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Business Roundup

July 19, 2010 | APPEARED IN VOLUME 88, ISSUE 29

Ashland and Süd-Chemie have agreed to expand their European metal foundry chemicals joint venture into a global joint venture. The expanded venture, to be called ASK Chemicals, was first proposed in mid-2008. It will employ about 1,300 people and have sales of roughly $600 million this year.

Mitsubishi Rayon has resumed building a 2,700-metric-ton-per-year carbon fiber plant in southern Japan. The company halted construction in March 2009 in response to the economic downturn. The unit will start operating next spring.

Air Liquide has acquired H-Plus SGS, a producer of carbon monoxide and hydrogen based in Yeosu, South Korea. With its production capacity of 60,000 m3/hour, H-Plus expands Air Liquide’s Korean CO/H2 business by 30%.

Hexion Specialty Chemicals and Brüggemann Chemical have joined to enhance monomer conversion in coating polymers containing Hexion’s VeoVa vinyl ester monomer. Brüggemann’s sulfur-based reducing agent can lower monomer levels to 200 ppm from the 2,000 ppm achieved with traditional reducing agents, the partners say.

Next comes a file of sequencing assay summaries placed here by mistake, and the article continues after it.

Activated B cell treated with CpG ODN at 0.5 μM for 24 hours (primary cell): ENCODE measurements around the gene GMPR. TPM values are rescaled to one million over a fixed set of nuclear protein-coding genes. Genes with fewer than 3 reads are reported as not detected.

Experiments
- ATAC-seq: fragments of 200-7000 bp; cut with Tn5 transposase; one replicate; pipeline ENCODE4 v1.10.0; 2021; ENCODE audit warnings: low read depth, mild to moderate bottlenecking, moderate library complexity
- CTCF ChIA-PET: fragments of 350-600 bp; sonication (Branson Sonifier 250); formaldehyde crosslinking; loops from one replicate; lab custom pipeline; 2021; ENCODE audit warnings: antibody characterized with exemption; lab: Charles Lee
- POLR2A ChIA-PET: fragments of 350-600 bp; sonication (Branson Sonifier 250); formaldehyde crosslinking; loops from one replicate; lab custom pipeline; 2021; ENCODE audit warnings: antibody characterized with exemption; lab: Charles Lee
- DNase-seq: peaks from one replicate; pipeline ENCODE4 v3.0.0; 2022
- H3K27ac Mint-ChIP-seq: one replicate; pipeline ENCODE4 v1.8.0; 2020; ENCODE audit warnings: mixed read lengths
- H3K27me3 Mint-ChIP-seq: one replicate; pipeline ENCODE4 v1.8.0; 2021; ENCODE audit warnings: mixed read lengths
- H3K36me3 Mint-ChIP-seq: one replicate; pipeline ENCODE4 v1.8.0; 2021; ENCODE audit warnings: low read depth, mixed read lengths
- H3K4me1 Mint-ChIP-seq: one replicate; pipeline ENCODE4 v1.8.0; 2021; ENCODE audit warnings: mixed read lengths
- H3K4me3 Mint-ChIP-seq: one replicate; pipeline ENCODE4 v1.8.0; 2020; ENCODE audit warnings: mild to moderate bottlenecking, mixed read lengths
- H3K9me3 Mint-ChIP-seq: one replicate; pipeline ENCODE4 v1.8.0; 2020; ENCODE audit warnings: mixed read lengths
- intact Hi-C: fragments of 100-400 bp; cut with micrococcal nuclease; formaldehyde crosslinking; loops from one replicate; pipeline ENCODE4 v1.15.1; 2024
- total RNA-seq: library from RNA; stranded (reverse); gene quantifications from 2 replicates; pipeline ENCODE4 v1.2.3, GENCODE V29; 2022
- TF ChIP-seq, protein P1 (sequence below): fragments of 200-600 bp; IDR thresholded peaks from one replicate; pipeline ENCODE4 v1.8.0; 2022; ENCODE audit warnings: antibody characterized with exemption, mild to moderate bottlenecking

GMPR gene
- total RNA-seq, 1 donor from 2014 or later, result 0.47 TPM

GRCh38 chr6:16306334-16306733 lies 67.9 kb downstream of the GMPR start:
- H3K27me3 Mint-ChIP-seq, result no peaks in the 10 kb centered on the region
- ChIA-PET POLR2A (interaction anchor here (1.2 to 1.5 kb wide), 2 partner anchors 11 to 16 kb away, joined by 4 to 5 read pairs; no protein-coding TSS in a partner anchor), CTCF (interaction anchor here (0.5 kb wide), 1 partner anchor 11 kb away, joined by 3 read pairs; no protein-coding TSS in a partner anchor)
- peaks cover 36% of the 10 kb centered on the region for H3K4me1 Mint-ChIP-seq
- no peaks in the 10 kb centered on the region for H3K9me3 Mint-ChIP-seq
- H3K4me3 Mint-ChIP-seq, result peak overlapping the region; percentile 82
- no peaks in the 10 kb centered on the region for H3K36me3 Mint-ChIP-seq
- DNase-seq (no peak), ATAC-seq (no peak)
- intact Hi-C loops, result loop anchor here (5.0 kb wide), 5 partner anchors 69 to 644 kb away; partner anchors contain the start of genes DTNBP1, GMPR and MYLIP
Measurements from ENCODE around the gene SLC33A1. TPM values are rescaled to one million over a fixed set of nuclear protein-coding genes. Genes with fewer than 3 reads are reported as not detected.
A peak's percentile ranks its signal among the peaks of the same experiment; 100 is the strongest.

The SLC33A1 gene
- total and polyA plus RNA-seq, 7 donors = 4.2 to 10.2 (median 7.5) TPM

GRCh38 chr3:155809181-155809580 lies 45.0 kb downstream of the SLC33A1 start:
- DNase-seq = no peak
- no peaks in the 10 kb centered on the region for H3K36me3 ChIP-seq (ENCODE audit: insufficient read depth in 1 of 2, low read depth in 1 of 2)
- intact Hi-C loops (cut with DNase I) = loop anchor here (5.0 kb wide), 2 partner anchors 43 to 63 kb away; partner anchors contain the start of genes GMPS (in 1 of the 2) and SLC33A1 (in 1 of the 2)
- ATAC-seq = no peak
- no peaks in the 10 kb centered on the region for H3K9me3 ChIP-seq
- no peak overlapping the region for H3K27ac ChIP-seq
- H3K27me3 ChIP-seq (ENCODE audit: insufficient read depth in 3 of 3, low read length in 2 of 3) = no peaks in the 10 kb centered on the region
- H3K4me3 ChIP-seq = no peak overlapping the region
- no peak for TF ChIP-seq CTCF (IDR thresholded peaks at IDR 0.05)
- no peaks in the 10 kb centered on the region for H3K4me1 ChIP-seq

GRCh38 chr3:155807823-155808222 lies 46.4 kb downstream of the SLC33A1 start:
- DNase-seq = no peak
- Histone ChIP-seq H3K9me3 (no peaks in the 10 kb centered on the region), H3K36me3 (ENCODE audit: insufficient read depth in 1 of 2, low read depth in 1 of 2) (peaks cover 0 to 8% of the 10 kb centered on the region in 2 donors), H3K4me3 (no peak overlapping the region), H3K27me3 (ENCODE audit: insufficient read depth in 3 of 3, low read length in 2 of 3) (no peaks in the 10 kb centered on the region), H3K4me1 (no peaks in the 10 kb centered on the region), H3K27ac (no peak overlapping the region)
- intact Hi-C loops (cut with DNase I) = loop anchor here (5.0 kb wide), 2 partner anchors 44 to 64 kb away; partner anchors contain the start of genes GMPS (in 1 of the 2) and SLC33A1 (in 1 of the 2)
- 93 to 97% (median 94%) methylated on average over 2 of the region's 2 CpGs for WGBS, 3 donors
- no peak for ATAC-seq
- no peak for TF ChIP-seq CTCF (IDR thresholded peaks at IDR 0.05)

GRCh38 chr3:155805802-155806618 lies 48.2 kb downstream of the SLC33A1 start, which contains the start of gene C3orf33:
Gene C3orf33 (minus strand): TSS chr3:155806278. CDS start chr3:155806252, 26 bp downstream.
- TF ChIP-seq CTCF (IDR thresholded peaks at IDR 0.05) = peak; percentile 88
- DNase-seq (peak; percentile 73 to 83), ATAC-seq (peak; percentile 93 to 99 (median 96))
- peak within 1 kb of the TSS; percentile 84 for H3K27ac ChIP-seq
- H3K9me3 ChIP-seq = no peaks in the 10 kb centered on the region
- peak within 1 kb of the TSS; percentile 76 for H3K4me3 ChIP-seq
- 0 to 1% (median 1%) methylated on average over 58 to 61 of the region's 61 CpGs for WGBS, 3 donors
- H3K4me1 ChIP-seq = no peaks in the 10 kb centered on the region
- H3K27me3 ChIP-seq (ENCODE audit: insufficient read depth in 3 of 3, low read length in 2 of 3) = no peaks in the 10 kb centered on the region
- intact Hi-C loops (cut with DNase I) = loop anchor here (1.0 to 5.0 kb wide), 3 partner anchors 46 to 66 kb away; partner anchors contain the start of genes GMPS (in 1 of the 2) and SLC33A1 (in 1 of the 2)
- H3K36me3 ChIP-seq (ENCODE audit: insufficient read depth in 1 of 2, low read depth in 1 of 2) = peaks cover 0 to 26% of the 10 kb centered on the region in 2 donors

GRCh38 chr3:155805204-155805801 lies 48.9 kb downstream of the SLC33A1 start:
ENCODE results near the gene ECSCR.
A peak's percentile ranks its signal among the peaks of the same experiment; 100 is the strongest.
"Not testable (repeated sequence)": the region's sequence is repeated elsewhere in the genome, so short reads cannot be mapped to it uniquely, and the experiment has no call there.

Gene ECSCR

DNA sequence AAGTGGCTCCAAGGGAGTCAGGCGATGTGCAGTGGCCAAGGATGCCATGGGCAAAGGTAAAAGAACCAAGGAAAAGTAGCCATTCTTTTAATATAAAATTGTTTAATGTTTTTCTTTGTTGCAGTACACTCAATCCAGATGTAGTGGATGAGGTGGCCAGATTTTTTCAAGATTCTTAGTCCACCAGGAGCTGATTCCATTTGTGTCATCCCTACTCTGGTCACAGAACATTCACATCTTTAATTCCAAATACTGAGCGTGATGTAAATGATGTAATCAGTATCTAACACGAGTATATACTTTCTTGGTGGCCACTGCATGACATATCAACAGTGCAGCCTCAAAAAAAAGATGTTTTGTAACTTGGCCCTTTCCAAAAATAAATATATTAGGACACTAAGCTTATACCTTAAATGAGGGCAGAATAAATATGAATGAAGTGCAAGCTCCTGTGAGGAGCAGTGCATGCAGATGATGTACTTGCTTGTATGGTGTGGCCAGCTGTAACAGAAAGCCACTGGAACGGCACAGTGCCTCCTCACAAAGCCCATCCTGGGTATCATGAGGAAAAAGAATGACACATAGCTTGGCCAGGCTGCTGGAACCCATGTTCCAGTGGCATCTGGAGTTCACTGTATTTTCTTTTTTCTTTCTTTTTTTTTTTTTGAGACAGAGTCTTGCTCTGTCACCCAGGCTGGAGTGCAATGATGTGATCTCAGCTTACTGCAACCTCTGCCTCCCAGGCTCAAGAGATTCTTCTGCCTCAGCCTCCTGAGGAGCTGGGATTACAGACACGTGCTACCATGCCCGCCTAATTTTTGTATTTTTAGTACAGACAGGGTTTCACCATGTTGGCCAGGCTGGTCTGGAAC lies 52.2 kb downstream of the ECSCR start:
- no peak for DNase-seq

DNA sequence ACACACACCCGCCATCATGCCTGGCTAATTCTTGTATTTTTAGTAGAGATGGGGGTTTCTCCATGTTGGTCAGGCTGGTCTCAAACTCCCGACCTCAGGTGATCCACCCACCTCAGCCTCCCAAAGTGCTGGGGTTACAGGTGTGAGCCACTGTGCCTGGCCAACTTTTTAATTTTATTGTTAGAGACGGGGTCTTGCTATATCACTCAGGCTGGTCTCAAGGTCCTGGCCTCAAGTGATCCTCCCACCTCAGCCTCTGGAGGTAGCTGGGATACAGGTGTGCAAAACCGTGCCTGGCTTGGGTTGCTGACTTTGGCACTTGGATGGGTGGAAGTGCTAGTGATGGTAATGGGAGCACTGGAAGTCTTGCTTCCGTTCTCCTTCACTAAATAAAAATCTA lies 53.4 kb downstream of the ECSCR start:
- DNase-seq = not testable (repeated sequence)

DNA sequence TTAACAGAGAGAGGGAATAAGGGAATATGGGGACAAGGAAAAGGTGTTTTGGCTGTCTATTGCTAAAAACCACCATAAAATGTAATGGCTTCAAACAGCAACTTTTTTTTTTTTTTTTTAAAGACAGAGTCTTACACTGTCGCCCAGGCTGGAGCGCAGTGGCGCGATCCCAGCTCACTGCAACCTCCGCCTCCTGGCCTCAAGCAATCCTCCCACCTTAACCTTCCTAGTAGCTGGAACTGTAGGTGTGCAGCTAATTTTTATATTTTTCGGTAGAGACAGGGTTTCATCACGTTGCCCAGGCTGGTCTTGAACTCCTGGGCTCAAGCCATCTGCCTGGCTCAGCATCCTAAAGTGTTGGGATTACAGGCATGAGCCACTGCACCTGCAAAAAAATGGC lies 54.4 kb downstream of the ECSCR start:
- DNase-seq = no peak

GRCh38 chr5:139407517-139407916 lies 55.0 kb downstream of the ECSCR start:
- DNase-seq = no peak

Evonik Industries has acquired Tessenderlo’s customer list for pharmaceutical-grade glycine. Tessenderlo said last year that it would stop making the amino acid in Belgium by the end of 2010 because of Chinese competition. Evonik manufactures glycine in Wuming, China.

Vorbeck Materials will work with Pacific Northwest National Laboratory to develop lithium-ion battery electrodes that use Vorbeck’s Vor-x graph­ene. The new material could enable electronics to recharge in minutes rather than hours, the partners say.

Prosonix and Trimel Biopharma have entered a codevelopment and licensing agreement. They will combine Prosonix’ particle-engineering technology with Trimel’s disposable dry-powder inhaler device for the pulmonary delivery of pharmaceuticals.

Lonza has agreed to produce the antibody-based lupus drug Benlysta for Human Genome Sciences. HGS says it has enough manufacturing capacity of its own to supply the drug for the first two or three years after approval but that it will eventually need additional commercial quantities.

Pharmaceutical Research & Manufacturers of America, a drug company trade association, has named John J. Castellani as CEO, effective on Sept. 1. Castellani most recently headed the Business Roundtable, a CEO group. He will replace Billy Tauzin, the former congressman who has led PhRMA since 2005.



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